FDA review of laboratory developed tests has spurred contentious debate going back decades, with competing views about whether the agency holds regulatory authority. However, public health and legal experts contend it has long been established these diagnostics are medical devices subject to FDA oversight — or so they thought.
HHS shocked the industry in August when it announced FDA would no longer require premarket review for LDTs. The Trump administration defended the abrupt policy change as part of its ongoing review of "regulatory flexibilities" put into place since January's public health emergency declaration in response to the coronavirus pandemic.
However, HHS immediately faced widespread criticism of the decision, made in the midst of America's worst public health crisis in more than a century.
A senior AdvaMed official speaking on background in late September called the move "the wrong call." The trade group is concerned that all diagnostic test developers will not be subject to the same standard of testing validation during the pandemic and beyond.
Scott Gottlieb, who previously served as FDA commissioner in the Trump administration, voiced strong opposition to the new policy, which applies to all LDTs, including COVID-19 diagnostics. Gottlieb in a series of August tweets lambasted the administration for reversing long-standing public health precedent.
While some test developers might question FDA jurisdiction over LDTs, the agency has long maintained that these tests are devices and fall under its purview according to the Medical Device Amendments of 1976.
Gottlieb wrote that "it was long settled that LDTs were medical devices" subject to FDA oversight, an authority "articulated in countless guidances" including one in 2006 cleared by HHS during the administration of President George W. Bush. He also criticized the timing to implement such a far-reaching and potentially damaging policy change as the U.S. continued to struggle to get the spread of the virus under control.
"For the last 6 months, FDA’s device center worked effectively with labs to advance hundreds of tests for COVID. A new HHS policy that extricates FDA from this work - and goes further, by removing any FDA role over any lab developed test - could put this work at risk," Gottlieb wrote.
In particular, Gottlieb warned that as a result of the Trump administration's policy a "plethora" of direct-to-consumer COVID-19 tests could now enter the market and be "processed in a central lab operating outside FDA oversight."
Frank Pallone, D-N.J., chairman of the House Energy and Commerce Committee, called the HHS decision "deeply concerning" as the Trump administration appears to again be interfering with FDA’s regulation of medical products. "Flooding the market with unregulated and potentially inaccurate tests will only further undermine our nation’s response efforts," Pallone said in written statement.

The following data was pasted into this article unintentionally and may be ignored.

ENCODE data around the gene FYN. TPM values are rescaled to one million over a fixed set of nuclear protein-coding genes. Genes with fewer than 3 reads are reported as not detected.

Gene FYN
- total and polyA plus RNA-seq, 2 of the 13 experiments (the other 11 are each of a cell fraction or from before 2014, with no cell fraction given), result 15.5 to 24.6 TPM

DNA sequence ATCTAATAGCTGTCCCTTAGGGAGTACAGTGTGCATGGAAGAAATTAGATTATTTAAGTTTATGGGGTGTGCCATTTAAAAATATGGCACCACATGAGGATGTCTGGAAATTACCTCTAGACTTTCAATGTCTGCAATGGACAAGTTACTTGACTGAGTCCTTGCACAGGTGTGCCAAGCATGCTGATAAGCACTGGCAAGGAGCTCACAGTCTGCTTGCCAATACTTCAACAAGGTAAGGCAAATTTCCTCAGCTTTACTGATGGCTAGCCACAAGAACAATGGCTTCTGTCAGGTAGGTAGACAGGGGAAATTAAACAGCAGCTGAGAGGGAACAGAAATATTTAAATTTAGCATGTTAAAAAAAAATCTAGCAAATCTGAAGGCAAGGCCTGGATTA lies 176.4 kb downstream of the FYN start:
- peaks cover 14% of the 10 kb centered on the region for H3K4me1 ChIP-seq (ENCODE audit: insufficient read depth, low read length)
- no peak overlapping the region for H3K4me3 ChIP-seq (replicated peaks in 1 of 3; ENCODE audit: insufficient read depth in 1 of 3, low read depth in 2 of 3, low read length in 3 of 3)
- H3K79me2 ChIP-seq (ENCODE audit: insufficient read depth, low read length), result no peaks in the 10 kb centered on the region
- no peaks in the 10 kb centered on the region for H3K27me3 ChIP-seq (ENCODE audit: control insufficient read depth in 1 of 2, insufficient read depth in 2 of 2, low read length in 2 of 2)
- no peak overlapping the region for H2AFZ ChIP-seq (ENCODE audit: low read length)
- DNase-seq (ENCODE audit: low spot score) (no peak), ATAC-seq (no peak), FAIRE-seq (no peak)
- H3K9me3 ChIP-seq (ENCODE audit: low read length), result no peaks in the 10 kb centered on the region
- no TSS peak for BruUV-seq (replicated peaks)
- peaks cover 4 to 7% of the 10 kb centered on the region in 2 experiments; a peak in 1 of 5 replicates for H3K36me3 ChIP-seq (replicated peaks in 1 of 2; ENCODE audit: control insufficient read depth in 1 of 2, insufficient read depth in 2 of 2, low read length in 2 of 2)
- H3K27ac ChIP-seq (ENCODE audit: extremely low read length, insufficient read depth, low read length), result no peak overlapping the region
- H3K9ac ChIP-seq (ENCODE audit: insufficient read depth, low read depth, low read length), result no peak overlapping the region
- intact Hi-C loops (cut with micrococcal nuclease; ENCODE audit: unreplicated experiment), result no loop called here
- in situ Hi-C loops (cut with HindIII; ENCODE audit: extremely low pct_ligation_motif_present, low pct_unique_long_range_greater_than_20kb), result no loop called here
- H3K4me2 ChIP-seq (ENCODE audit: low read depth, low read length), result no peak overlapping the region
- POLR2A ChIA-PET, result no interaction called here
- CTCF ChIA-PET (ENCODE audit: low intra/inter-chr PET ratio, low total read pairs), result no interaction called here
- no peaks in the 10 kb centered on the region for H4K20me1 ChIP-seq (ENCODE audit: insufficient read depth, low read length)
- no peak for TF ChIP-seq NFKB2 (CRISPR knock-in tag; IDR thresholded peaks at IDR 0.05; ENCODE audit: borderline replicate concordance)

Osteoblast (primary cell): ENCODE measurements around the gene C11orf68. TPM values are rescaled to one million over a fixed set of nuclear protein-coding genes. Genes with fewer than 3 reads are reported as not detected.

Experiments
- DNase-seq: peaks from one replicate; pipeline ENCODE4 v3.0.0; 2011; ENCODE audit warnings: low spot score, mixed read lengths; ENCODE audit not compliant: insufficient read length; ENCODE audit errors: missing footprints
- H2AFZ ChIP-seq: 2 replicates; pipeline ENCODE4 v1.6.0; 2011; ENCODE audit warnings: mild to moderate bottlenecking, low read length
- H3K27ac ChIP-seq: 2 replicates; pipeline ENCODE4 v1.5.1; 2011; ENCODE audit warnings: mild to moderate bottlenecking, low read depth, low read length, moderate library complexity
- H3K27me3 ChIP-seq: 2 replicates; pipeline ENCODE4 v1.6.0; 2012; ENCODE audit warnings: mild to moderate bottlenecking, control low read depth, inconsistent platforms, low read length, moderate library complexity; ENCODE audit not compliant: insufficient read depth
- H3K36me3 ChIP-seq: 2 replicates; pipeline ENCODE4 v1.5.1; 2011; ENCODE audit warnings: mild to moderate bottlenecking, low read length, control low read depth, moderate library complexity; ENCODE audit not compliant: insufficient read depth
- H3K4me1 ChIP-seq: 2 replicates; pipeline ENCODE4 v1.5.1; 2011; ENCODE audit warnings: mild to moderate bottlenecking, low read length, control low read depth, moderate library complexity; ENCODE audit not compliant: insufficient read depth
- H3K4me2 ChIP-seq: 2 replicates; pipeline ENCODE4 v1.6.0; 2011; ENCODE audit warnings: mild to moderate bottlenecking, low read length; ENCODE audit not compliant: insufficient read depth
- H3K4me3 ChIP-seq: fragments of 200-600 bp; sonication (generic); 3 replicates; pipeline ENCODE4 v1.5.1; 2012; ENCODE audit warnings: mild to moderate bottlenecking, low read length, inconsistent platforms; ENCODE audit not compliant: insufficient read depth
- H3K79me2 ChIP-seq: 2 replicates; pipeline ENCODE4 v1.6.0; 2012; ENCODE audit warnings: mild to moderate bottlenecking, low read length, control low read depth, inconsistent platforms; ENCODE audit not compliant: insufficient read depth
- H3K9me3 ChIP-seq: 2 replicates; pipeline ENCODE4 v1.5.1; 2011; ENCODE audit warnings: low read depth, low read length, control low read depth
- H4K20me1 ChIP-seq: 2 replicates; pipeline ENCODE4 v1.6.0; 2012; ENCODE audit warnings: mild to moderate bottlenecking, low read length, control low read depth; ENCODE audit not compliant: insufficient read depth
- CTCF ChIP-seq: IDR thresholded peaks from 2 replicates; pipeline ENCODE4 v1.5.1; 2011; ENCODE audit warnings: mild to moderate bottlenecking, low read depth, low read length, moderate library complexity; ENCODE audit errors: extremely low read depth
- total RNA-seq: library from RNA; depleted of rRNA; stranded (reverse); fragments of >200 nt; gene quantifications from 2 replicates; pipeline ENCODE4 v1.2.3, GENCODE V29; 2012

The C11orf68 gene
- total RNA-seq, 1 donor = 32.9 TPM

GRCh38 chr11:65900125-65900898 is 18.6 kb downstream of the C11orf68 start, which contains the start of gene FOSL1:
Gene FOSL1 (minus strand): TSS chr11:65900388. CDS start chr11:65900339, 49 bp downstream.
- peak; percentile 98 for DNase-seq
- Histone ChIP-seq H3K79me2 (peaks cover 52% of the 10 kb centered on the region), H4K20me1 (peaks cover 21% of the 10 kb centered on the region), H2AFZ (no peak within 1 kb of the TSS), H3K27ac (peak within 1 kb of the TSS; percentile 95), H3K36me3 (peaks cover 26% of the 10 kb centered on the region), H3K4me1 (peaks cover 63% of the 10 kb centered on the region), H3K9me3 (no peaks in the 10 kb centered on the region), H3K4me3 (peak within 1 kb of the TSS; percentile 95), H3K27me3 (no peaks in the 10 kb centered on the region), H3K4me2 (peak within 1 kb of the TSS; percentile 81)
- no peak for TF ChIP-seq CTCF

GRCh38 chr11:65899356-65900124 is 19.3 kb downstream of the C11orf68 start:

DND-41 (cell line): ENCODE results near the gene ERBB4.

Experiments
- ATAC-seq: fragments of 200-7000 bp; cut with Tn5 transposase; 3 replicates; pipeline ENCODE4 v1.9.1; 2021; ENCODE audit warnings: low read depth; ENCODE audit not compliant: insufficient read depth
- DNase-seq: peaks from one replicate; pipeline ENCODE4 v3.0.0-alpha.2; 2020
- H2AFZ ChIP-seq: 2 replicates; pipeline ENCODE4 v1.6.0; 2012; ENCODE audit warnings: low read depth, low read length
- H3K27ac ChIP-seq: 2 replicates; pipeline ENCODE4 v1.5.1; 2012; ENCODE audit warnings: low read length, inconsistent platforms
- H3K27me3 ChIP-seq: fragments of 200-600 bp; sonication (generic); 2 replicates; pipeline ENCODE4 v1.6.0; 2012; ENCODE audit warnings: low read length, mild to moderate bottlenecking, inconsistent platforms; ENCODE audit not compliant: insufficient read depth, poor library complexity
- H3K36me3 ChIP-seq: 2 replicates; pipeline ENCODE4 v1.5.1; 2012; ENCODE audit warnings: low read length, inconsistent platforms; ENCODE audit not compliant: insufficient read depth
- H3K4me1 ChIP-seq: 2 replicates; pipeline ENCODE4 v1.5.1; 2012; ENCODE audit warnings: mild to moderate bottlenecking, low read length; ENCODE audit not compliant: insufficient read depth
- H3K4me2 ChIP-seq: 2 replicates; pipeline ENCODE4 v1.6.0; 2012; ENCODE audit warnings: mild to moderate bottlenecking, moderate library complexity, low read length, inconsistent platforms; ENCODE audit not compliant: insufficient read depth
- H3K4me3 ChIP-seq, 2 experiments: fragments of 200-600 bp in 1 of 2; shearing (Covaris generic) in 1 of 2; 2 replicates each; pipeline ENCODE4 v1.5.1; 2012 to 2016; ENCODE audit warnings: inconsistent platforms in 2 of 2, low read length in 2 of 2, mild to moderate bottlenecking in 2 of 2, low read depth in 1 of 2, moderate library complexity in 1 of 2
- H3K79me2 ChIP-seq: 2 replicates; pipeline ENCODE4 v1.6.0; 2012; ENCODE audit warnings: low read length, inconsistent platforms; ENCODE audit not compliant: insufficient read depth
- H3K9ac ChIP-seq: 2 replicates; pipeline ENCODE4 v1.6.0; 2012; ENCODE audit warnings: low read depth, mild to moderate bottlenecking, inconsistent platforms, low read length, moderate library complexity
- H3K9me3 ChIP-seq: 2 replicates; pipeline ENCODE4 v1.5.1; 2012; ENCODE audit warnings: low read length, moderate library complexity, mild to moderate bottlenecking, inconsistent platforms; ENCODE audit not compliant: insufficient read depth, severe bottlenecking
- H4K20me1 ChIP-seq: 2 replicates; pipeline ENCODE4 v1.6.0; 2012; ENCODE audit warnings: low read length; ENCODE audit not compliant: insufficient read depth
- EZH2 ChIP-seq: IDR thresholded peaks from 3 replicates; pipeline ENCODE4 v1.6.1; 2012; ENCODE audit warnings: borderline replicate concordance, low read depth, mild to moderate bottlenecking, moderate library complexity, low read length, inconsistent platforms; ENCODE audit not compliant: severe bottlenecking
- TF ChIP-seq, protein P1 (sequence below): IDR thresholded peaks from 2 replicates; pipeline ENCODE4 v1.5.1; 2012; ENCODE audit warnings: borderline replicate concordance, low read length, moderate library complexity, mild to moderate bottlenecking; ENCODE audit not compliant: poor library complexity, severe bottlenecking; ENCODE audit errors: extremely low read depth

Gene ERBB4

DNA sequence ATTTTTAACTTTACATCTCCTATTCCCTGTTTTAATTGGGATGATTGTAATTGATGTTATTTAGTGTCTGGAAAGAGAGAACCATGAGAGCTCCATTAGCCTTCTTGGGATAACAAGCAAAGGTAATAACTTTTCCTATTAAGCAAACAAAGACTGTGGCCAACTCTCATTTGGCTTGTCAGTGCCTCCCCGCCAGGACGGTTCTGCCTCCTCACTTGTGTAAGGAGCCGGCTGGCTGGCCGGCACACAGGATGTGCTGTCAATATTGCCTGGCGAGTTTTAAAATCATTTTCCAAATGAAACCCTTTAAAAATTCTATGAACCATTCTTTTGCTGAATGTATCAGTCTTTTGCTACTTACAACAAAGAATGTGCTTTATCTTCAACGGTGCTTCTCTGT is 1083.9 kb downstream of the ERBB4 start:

Rachel Sachs, associate professor of law at Washington University School of Law, has concerns that with the new policy change FDA might now go down the same path with LDTs as it did earlier in the pandemic with coronavirus antibody tests, for which the agency did not initially require review.
In mid-March, FDA began allowing developers of serologic assays to self-validate products and bring them to market. However, the agency later acknowledged that its hands-off approach to the regulation of antibody tests caused unintended consequences and FDA reversed track.
"Many of the tests that had entered the market were not of very good quality," said Sachs, who contends there's real potential for the country to experience the same kind of problem with LDTs now that there is no premarket review required.
However, the new policy also has the potential to negatively impact a wide swath of LDTs not related to coronavirus. For instance, the Association for Clinical Oncology in September warned the HHS policy change threatens the safety of cancer care.
"The failure to develop reliable tests that perform as intended, could lead to patients receiving an inappropriate and potentially harmful treatment, or alternatively, not receiving a treatment that has the potential to be beneficial," said ASCO's Chair Monica Bertagnolli in a statement, calling for a regulatory framework that includes a risk-based approach to oversight in which LDTs are thoroughly validated.
Still, Assistant Secretary for Health Brett Giroir in a November press briefing reiterated that FDA does not have regulatory jurisdiction to require premarket review of LDTs.
Whether the incoming Biden administration will seek to reverse the Trump LDT policy remains an open question. However, there may be no regulatory change instituted in 2020 with the potential for more long term disruption to the diagnostics industry than the HHS decision to no longer require FDA premarket review for LDTs.
The "saga" regarding regulation of LDTs has been going on for 28 years and is clearly not over, according to Jeffrey Gibbs, a director at law firm Hyman, Phelps & McNamara, which represents diagnostics and medtech companies.
"I'm sure that President-elect Biden has many other things that are higher on his mind than that. But, this is a topic that will re-emerge," Gibbs said in November.